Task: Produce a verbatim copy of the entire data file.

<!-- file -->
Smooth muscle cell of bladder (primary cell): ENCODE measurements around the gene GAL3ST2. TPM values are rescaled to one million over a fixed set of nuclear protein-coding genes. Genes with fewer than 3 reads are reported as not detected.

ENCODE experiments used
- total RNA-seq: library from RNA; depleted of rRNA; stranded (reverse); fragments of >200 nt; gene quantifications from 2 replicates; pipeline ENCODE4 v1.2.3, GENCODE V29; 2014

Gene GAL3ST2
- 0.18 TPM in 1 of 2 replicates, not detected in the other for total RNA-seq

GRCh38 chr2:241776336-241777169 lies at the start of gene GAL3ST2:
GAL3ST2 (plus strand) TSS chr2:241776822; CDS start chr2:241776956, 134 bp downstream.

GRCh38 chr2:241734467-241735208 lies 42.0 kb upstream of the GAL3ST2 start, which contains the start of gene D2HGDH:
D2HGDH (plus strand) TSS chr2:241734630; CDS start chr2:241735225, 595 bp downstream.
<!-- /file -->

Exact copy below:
Smooth muscle cell of bladder (primary cell): ENCODE measurements around the gene GAL3ST2. TPM values are rescaled to one million over a fixed set of nuclear protein-coding genes. Genes with fewer than 3 reads are reported as not detected.

ENCODE experiments used
- total RNA-seq: library from RNA; depleted of rRNA; stranded (reverse); fragments of >200 nt; gene quantifications from 2 replicates; pipeline ENCODE4 v1.2.3, GENCODE V29; 2014

Gene GAL3ST2
- 0.18 TPM in 1 of 2 replicates, not detected in the other for total RNA-seq

GRCh38 chr2:241776336-241777169 lies at the start of gene GAL3ST2:
GAL3ST2 (plus strand) TSS chr2:241776822; CDS start chr2:241776956, 134 bp downstream.

GRCh38 chr2:241734467-241735208 lies 42.0 kb upstream of the GAL3ST2 start, which contains the start of gene D2HGDH:
D2HGDH (plus strand) TSS chr2:241734630; CDS start chr2:241735225, 595 bp downstream.